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Obama Undecided Over Signing of Bill to Ramp Up Sanctions: White House

© AP Photo / Jacquelyn Martin, FileUS President Barack Obama
US President Barack Obama - Sputnik International
White House press secretary Josh Earnest stated that US President Barack Obama has not yet decided to approve the bill, recently passed by the US Senate, which will impose additional sanctions on Russian and provide lethal aid to Ukraine.

US Senators have passed legislation to impose harsher sanctions on Russia over its alleged involvement in the Ukrainian conflict - Sputnik International
US Senate Passes Bill to Arm Ukraine, Impose Sanctions on Russia
WASHINGTON, December 12 (Sputnik) — US President Barack Obama has not yet made a decision to sign legislation, passed yesterday by the US Senate, that would impose harsher sanctions on Russia and provide lethal assistance to Ukraine, White House press secretary Josh Earnest said Friday.

"We are looking at it right now. We still need to take a look at this piece of legislation before we are going to articulate a specific position on it," Earnest said.

Earnest said that while the Obama administration remains concerned about Russia's actions in Ukraine, the US goal is to hold together a united front with the European Union and other countries sanctioning Russia.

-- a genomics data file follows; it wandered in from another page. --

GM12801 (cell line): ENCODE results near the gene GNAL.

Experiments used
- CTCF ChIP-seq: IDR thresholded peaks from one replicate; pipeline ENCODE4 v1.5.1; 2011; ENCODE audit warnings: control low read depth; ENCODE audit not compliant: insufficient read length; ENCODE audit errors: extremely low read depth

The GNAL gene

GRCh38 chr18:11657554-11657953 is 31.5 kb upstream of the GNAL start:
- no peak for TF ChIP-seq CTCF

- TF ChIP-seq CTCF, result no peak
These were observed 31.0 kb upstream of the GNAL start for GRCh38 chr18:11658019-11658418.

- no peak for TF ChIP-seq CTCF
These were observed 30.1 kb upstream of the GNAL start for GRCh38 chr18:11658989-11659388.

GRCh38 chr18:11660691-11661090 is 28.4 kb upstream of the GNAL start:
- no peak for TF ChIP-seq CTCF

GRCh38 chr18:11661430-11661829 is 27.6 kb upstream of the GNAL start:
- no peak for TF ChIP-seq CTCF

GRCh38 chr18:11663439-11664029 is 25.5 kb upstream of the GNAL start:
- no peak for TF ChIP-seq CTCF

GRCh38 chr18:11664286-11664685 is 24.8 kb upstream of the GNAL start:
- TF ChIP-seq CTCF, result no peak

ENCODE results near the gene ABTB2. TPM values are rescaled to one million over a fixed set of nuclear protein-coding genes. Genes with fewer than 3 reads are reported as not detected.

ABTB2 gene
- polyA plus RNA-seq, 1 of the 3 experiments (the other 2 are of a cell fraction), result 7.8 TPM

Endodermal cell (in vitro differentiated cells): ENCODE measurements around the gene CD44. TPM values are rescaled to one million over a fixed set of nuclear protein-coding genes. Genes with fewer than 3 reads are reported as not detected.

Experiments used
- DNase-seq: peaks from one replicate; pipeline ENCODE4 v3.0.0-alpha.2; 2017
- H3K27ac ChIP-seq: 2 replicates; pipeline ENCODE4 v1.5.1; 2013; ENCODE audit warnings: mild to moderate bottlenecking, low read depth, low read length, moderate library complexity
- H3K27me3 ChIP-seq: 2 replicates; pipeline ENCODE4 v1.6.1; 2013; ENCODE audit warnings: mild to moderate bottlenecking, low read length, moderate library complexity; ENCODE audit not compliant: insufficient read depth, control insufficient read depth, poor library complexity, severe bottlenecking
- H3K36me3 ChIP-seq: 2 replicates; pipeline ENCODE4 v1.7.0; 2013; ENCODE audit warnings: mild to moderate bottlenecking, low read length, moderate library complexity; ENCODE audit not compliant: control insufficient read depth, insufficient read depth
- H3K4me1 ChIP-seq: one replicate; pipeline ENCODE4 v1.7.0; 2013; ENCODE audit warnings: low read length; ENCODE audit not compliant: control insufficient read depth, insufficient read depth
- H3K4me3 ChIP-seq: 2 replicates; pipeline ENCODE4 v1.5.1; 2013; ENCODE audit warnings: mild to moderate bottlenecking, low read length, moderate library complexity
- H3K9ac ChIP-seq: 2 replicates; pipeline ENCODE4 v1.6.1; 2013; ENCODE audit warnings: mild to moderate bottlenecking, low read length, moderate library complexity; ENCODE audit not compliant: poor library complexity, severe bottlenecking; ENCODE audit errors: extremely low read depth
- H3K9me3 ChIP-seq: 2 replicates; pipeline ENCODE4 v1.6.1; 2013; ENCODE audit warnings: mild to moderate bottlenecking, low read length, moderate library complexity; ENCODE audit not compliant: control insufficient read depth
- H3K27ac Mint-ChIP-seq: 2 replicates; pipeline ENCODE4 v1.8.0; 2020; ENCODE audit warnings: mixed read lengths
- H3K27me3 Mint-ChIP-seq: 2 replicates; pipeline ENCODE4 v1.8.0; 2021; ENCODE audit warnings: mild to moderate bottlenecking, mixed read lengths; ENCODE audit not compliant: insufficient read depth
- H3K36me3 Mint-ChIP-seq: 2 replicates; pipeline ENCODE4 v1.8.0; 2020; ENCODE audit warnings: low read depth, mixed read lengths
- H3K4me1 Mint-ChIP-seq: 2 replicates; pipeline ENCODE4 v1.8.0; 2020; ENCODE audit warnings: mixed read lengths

A new round of sanctions suggests a ban for EU companies conducting tourism activities in Crimea. - Sputnik International
EU to Extend Sanctions Against Crimea Next Week: European Diplomats
"The key to success when implementing these kinds of sanctions is to get other countries to go along with it," Earnest said. "If it's only the United States that's imposing these sanctions unilaterally the sanctions regime is not going to have as powerful an impact."

The US Senate on Thursday passed legislation, "Ukraine Freedom Support Act," that will provide lethal and non-lethal aid to Ukraine, as well as impose harsher sanctions, targeting Russia's energy, finance and defense industries. The bill still needs to pass the US House of Representatives before it would be sent to the president's desk for signature and become law.

The sanctions would be in addition to those already imposed by the United States on Russia over Moscow's alleged involvement in the Ukrainian crisis, which Russia has denied repeatedly. The European Union has implemented similar sanctions against Russia, but the proposed Senate legislation could unravel European and US joint action.

Responding to the bill on Friday, Russian Foreign Ministry spokesperson Alexander Lukashevich criticized it sharply and called the US Senate's actions "confrontational."

Russia has repeatedly stressed that it is not involved in the Ukrainian crisis. In fact, Russia has contributed to bringing the conflict in the ex-Soviet republic to an end, as its representatives were present at a meeting of the Contact Group on Ukraine in Minsk, where a ceasefire deal was reached between Kiev and independence supporters.

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